25 years ago Meese and Rogoff showed that exchange rate changes were largely unforecastable. This result continues to hold. Now Flood and Rose say, Don't worry, be happy because we can't forecast aggregative stock index changes either (I am not making this up).
Their paper is called "Why so glum? The Meese-Rogoff methodology meets the stock market"
Here is a link. Here is the abstract:
This paper applies the Meese-Rogoff (1983a) methodology to the stock market. We compare the out-of-sample forecasting accuracy of various time-series and fundamentals-based models of aggregate stock prices. We stick as close as possible to the original Meese-Rogoff sample and methodology. Just as Meese and Rogoff found for the case of exchange rates, we find that a random walk model of stock prices performs as well as any estimated model at one to twelve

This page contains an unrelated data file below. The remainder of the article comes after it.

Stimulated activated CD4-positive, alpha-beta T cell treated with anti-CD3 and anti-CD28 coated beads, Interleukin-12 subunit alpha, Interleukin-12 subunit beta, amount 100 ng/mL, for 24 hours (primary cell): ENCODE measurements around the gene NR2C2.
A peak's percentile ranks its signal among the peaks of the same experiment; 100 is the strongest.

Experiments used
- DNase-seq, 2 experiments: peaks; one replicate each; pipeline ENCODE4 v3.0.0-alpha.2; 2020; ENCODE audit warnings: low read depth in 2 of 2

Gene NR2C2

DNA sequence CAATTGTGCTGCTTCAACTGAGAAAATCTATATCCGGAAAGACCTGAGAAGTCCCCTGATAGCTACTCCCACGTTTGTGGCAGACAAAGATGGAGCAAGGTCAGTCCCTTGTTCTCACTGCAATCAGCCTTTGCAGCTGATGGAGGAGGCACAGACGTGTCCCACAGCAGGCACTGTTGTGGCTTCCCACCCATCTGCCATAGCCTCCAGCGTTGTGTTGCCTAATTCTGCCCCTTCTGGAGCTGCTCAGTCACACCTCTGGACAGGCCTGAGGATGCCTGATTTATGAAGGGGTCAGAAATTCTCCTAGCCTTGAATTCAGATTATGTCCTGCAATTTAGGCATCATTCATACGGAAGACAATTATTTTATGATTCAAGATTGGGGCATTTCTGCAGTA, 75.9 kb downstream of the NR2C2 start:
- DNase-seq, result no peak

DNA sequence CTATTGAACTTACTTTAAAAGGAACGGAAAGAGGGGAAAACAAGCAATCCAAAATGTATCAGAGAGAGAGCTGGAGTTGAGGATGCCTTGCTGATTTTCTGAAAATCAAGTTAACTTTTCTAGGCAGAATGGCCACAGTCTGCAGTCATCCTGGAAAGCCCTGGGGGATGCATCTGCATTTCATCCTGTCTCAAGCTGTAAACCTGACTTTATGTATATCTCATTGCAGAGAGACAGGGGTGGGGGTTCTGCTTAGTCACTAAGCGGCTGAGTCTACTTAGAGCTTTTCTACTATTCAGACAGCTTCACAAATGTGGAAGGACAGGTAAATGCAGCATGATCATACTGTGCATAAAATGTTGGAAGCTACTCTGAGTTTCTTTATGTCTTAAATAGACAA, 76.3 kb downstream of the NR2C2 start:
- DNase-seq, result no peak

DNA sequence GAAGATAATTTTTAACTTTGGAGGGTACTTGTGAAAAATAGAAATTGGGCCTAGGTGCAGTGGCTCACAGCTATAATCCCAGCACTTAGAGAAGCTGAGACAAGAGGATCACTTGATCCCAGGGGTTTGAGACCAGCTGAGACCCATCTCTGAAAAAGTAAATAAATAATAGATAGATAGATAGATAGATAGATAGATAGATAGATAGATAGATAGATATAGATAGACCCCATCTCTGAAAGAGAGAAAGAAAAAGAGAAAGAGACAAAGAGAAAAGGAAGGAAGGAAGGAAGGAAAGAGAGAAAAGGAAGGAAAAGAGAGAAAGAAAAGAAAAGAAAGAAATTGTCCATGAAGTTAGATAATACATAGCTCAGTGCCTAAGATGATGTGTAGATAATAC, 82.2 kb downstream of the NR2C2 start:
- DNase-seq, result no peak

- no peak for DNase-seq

month horizons, even though we base forecasts on actual future fundamentals of dividends and earnings. Using this metric and for this sample period, aggregate stock prices seem to be as difficult to model empirically as exchange rates.
Note that saying a random walk model works best means that the best predictor of tomorrow's price is today's price which means price changes are not forecastable.
I think more disciplines should adopt this trend. Math guys could write papers saying hey, don't worry that we can't prove conjecture X, we can't prove conjecture Y either!